While the history of a black women's battalion that came to England during World War Two to help with a postal crisis has been kept secret for many years, they are finally beginning to receive the credit they rightfully deserve. The unit known as Six Triple Eight was the subject of a BBC interview with some of their relatives.
In 1945, 855 women responded to the US Army's call to boost troop morale and clear a two-year postal backlog in England as the war raged on in many parts of the world.
To join the 6888th Central Postal Directory Battalion, they embarked from America for the UK. They eventually settled in Birmingham.
Then, at the age of 26, pioneer Major Charity Adams became the first Black woman to lead a US Army overseas battalion and inspired the women to solve a significant issue.
They had six months, but they completed the task in half the time by working in 24-hour shifts to sort through 17 million letters and packages.
They did this to lift the spirits of frontline personnel who had lost contact with their loved ones back home.
A retired US Army officer who served for 25 years said, "I rarely heard anything about black women serving in World War Two; it's like they were deleted from history.".
Based at the King Edwards School in Edgbaston, the women encountered numerous difficulties, such as using antiquated equipment, cultural differences, and gender discrimination before moving on to Rouen and Paris in France.
They labored in claustrophobic, chilly, poorly lit buildings where packages were piled to the ceiling. Many people claimed to be surrounded by mice and rats that had been drawn to some of the packages' spoiled food.
Despite this, they overcame all obstacles and developed a reputation for being effective and devoted while working under the adage "no mail, low morale.".
The unit, which also included some Hispanic women, returned home in 1946, but there were no celebrations, parades, or other forms of public acknowledgement of their achievements.
But now, almost 80 years later, they are finally receiving attention.
Tyler Perry's movie, which will be available on Netflix, will bring their story to life on the big screen.
The movie, which stars Oprah Winfrey and Kerry Washington, got its start when director Tyler Perry read an article by historian Kevin M. Hymel about the battalion in WWII History magazine in 2019.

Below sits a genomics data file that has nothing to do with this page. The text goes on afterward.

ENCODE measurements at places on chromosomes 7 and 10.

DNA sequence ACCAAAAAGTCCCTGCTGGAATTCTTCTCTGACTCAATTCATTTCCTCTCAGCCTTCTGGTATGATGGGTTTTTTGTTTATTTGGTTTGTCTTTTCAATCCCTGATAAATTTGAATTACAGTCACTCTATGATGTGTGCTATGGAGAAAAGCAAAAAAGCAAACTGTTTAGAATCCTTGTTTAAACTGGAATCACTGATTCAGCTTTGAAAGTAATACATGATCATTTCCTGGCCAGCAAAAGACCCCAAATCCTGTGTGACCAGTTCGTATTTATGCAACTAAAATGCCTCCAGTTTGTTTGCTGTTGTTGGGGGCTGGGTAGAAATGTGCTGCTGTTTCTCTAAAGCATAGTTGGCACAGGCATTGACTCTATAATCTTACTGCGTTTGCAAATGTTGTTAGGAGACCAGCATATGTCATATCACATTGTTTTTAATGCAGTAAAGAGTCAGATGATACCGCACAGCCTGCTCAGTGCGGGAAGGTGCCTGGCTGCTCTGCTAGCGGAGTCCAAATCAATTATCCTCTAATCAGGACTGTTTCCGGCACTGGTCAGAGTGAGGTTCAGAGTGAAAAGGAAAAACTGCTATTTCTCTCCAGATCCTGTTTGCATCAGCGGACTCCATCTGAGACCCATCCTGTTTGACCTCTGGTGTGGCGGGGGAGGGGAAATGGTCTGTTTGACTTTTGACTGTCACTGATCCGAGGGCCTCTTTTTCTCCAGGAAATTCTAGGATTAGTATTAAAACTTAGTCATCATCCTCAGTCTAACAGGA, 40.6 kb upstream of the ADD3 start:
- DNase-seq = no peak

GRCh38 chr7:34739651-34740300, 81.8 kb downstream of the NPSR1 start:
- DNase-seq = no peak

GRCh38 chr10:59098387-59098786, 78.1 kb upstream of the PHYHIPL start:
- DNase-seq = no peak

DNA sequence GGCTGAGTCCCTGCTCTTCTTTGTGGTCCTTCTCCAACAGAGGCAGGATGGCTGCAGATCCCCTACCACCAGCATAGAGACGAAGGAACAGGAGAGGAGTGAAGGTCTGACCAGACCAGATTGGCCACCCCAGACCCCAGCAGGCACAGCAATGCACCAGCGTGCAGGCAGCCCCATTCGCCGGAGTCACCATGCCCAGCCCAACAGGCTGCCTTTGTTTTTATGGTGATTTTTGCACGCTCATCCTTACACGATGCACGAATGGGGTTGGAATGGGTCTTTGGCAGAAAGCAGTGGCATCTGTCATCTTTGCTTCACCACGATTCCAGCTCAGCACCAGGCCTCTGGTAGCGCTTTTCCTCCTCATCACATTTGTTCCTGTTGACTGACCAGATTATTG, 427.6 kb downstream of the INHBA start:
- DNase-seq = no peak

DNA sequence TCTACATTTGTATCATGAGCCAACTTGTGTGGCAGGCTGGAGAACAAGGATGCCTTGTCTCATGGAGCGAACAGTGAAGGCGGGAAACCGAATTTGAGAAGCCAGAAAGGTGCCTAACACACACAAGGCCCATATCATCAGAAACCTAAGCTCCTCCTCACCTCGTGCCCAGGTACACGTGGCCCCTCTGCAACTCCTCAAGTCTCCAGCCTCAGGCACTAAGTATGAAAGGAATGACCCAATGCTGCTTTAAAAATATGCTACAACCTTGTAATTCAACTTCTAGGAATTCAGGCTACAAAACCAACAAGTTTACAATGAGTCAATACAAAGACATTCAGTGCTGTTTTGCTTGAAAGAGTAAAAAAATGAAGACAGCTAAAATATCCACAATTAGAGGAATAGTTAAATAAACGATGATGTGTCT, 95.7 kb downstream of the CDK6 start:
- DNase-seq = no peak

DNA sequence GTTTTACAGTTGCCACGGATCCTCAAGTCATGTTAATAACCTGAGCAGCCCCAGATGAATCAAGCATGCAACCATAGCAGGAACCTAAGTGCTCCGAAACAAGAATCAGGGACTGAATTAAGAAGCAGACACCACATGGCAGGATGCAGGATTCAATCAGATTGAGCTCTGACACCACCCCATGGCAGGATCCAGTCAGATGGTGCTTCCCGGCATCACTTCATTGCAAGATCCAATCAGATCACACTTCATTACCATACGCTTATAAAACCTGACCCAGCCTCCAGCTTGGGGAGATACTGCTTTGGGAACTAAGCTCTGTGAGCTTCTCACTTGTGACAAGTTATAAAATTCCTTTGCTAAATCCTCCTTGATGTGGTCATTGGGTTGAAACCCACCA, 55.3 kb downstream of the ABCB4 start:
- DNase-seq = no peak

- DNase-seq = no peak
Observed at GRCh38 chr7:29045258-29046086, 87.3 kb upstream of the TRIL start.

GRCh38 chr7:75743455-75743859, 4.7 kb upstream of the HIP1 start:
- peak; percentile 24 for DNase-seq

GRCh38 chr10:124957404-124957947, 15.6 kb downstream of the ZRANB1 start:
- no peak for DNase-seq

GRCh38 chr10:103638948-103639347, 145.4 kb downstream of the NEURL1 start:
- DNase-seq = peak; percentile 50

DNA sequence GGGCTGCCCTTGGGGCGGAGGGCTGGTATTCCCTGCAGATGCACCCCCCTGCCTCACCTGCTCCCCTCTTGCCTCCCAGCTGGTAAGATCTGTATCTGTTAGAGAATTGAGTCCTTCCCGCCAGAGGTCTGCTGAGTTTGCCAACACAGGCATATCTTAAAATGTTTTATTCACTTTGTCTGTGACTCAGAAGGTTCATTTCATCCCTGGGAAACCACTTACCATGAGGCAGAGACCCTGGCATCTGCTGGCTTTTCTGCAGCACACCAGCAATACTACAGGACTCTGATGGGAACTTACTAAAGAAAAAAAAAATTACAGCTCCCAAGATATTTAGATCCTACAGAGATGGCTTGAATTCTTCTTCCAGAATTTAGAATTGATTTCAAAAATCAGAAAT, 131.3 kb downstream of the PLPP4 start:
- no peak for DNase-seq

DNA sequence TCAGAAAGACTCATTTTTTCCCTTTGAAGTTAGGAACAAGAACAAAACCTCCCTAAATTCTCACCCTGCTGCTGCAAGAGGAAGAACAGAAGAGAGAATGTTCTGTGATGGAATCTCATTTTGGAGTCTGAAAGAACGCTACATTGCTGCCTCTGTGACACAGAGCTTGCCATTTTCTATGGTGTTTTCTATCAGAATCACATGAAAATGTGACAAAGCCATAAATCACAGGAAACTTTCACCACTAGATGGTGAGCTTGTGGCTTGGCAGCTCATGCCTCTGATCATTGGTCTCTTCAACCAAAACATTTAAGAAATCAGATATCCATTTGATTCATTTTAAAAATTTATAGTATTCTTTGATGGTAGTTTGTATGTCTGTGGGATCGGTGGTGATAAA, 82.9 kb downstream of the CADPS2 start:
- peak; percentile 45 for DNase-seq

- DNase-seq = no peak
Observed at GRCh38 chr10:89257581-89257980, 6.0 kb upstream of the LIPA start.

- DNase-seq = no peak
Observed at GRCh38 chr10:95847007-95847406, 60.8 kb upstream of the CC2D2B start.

Along with Ms. Cummings' tireless efforts to draw attention to the incredible accomplishments of the women, it served as the impetus for widespread acclaim.
2018 saw the installation of a monument honoring women in Kansas. The Six Triple Eight Congressional Gold Medal Act of 2021, which grants the women America's highest civilian honor, was signed by Joe Biden in March of last year, three years after it was first introduced.
Additionally, a Broadway musical based on the battalion is being considered.
The modest pioneers are beloved mothers, grandmothers, and pillars of their community, but who are the women behind the accolades?
To follow in the women's footsteps, their descendants recently traveled to the West Midlands from the US.
Sgt. Virginia M. Lane served as one of the women.
At the time the women left the country, racial tensions were high and segregation had split society; "Jim Crow" laws, which persisted until the 1960s, restricted the basic human rights of black people.
After slavery was abolished, the laws were passed in the American south. They denied black people equal rights and forbade them from using public spaces like parks and schools that were designated as being for white people only.
Danielle Sonnier Brown, 47, recalled a conversation she had with her grandmother in which she described how, as an African-American woman, she frequently spoke about how others treated her.
"Even though she experienced some racism in England, she claimed that the way she was treated here was better than how she was treated back home (in the US).".
"She claimed that she felt at home. ".